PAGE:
A lawyer for a former JPMorgan Chase & Co employee who worked with “the London Whale” Bruno Iksil, has been trying to convince U.S. prosecutors that his client was the unwitting victim of manipulation by his superiors, a source familiar with the matter said on Friday.
The negotiations, which have taken place privately and only involved a handful of lawyers in the Manhattan U.S. Attorney’s office, are part of former employee Julien Grout’s bid to have criminal charges of fraud against him dropped.
On Aug. 14, prosecutors accused Grout, who was Iksil’s deputy in the bank’s Chief Investment Office in London, of trying to hide hundreds of millions of dollars in trading losses by marking positions in a credit derivatives portfolio at falsely inflated prices.
In a meeting with prosecutors late last month, Grout’s lawyer Edward Little argued Grout did not know the prices were wrong, the source said. Instead, based on the instructions he was given by superiors, including Iksil, Grout recorded prices he thought were correct.
In response, the source said, prosecutors offered Grout the chance to talk to them directly and tell them whatever he knew without the risk of further incrimination. He declined, the source said.
The U.S. government still has the option not to pursue the charges against Grout. But if a grand jury votes to indict him, the opportunity for the charges to be dismissed will vanish. Prosecutors are expected within the next month to seek indictments against Grout and his former boss, Javier Martin-Artajo, who was also charged.
To prove in criminal court Grout committed fraud, prosecutors will have to show he knew the prices of the trades he was entering were too high and that he consciously decided to record incorrect prices.
The trades in question were part of a series of outsized positions Bruno Iksil took in an illiquid market for credit derivatives, leading other traders to nickname him “the London Whale.” When news of the JPMorgan traders’ big bets became public early last year, the bank was forced to quickly unwind the trades, incurring a $6.2 billion loss.
JPMorgan said an internal investigation found evidence that someone might have tried to deliberately hide the mounting losses from others in the bank.
The Federal Bureau of Investigation conducted its own investigation. Iksil struck a deal with U.S. authorities and agreed to become a cooperating witness for prosecutors.
Prosecutors eventually charged Martin-Artajo and Grout with fraud and conspiracy to falsify books and records. Iksil was not charged.
Time is running out for Grout’s team to get prosecutors on their side. U.S. authorities will need an indictment against Martin-Artajo to proceed with his extradition from Spain, where he was arrested and released in August, and Grout was likely to indicted at the same time.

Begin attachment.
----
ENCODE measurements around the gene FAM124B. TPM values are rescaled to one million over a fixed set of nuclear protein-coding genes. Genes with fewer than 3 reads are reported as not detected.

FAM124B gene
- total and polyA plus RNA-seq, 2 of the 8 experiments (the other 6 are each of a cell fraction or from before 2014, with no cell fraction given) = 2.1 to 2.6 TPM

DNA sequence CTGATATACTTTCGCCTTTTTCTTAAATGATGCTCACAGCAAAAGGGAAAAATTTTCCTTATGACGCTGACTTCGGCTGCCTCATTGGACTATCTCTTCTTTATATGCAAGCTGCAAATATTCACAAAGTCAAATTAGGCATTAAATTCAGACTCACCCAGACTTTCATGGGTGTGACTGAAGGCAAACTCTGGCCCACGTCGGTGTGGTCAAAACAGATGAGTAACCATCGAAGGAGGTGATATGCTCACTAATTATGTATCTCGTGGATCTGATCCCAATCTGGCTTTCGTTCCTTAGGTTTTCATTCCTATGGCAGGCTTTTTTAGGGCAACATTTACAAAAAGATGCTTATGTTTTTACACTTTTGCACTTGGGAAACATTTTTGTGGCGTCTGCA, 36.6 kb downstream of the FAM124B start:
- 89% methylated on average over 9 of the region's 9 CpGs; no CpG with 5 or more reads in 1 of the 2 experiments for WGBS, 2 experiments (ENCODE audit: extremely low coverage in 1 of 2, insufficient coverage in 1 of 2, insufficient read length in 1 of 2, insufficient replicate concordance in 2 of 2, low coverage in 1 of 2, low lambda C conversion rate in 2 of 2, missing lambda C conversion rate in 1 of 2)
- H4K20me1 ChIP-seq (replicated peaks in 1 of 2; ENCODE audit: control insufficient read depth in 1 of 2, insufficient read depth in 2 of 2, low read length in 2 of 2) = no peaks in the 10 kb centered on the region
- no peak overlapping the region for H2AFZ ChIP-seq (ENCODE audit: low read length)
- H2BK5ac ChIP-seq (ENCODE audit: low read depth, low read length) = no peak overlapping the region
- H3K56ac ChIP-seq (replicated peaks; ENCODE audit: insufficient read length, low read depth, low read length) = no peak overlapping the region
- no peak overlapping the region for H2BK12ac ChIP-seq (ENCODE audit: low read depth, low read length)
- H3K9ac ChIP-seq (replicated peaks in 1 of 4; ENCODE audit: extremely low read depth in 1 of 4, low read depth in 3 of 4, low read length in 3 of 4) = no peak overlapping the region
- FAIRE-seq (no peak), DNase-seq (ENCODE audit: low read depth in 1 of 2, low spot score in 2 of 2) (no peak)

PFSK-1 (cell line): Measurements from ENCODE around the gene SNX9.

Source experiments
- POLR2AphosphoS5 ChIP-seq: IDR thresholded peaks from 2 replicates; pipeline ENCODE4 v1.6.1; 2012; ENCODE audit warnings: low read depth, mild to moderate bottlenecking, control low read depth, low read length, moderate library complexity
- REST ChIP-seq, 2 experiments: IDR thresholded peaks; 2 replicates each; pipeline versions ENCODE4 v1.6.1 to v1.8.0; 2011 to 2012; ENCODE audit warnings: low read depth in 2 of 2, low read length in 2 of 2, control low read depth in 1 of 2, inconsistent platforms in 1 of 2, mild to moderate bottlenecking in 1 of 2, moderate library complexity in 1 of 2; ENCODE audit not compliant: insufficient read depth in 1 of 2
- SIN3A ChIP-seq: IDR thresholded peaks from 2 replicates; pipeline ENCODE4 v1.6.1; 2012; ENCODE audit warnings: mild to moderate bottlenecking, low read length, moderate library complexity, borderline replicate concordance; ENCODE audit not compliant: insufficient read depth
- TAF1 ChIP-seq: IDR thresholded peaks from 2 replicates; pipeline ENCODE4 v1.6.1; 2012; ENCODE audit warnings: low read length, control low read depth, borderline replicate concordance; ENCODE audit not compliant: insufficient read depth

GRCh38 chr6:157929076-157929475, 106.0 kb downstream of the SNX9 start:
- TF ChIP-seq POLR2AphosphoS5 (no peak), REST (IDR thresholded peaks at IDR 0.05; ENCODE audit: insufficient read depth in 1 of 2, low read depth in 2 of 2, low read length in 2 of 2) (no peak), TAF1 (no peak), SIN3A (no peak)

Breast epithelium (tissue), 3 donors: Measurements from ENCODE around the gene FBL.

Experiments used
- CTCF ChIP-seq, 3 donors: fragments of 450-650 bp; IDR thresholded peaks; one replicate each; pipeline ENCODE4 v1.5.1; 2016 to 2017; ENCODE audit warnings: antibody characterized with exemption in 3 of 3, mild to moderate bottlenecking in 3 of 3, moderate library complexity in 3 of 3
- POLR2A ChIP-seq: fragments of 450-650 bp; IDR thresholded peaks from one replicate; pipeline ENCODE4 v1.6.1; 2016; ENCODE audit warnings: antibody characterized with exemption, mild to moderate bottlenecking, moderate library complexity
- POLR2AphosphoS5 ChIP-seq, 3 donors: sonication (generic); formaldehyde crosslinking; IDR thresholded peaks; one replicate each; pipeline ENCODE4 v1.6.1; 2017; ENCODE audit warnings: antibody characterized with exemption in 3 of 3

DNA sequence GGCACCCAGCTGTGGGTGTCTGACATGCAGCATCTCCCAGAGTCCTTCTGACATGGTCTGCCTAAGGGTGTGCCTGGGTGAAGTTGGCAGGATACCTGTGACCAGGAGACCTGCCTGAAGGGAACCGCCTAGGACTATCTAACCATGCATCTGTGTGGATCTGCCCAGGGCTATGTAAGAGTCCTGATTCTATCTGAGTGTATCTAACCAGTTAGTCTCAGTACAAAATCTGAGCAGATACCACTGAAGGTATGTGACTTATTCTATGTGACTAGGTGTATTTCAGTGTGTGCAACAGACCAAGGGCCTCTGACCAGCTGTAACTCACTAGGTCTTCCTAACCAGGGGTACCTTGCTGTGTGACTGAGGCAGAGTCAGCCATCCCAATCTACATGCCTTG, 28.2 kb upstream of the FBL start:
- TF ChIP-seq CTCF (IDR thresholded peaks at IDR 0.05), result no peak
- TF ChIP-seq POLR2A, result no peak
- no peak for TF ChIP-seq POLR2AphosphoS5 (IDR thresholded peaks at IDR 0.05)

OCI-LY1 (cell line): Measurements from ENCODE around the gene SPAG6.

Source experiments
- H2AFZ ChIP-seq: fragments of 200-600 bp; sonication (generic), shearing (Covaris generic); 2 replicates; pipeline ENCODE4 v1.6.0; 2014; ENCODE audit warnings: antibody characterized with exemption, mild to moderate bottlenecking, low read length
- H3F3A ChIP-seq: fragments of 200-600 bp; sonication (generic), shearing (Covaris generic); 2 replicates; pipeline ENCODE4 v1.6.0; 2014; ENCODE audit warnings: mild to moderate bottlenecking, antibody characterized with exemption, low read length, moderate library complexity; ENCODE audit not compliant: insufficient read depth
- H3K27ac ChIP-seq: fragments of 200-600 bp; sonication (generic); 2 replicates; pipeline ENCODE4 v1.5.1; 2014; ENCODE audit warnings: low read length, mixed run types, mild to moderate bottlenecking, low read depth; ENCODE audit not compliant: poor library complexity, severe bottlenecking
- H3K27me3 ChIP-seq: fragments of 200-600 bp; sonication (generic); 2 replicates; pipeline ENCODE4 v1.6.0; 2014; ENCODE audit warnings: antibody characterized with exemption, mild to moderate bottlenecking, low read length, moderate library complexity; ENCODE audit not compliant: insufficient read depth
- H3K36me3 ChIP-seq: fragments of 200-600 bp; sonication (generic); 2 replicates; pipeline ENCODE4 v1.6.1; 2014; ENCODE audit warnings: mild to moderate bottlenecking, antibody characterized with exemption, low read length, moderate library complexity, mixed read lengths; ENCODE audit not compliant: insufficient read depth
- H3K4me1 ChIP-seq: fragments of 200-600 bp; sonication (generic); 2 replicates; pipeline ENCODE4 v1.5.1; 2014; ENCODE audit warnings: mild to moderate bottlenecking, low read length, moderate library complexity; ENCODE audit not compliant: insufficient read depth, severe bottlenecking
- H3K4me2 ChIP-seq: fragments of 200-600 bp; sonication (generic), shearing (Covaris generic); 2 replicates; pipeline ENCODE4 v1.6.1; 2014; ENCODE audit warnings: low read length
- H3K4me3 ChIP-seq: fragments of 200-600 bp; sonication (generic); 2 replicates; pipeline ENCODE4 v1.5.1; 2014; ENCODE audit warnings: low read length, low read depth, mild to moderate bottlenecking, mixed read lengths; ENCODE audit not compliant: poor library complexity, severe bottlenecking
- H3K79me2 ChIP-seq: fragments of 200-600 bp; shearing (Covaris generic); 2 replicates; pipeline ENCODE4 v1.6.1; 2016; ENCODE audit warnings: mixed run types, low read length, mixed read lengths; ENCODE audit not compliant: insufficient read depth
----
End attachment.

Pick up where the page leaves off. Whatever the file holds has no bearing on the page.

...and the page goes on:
According to the source familiar with the meetings, Grout’s lawyer told prosecutors Grout was simply following orders that Martin-Artajo and Iksil gave him.
The criminal complaint against Grout describes pressure Martin-Artajo put on Grout in February 2012 to “defend the positions,” especially just before a month-end review of the group’s profit-and-loss reports by senior bank executives.
The complaint said that Grout began marking the positions “at a price more favorable to the CIO’s profits.”
But communication records released to the public earlier this year at the end of an investigation by the Senate Permanent Subcommittee on Investigations show the chain of command that was in place while Grout was making the marks. On March 23, 2012, Iksil and Grout chatted online and discussed the prices that needed to be entered into the trading book at the end of the day.
“All that I am asking you to do is tell Javier what you see,” Iksil told Grout in the online chat. “That’s it and he decides what we show.”
Determining prices in the illiquid market is a fairly subjective exercise because there is no central clearing mechanism for the credit derivatives Iksil was trading. Convention in the industry has been to mark the price of a position at the midpoint between the prices at which market participants are willing to sell or buy it.
Grout’s lawyer further argued that Grout believed there was a conspiracy on Wall Street to squeeze JPMorgan in the derivatives market, according to the source. The belief that they were being squeezed – possibly by traders in other parts of JPMorgan— was something Iksil eventually described in a complaint he filed to JPMorgan’s compliance department.
In the same March 23, 2012 chat, Iksil and Grout discussed gathering evidence to show dealers taking the opposite sides of their trades were deliberately quoting unfavorable prices to them to try to hurt their positions. Grout collected examples, including emails and chats they had exchanged with traders at other firms, they thought would show others at the bank how they had been treated unfairly in the market.
Prosecutors offered Grout the chance to meet with them for a proffer session, a special set of interviews during which he would be able to tell them whatever he knew without the risk of incriminating himself.
But Grout declined the offer, the source said, because if prosecutors were to go ahead with their case against him the proffer session would have served as a preview to his defense arguments.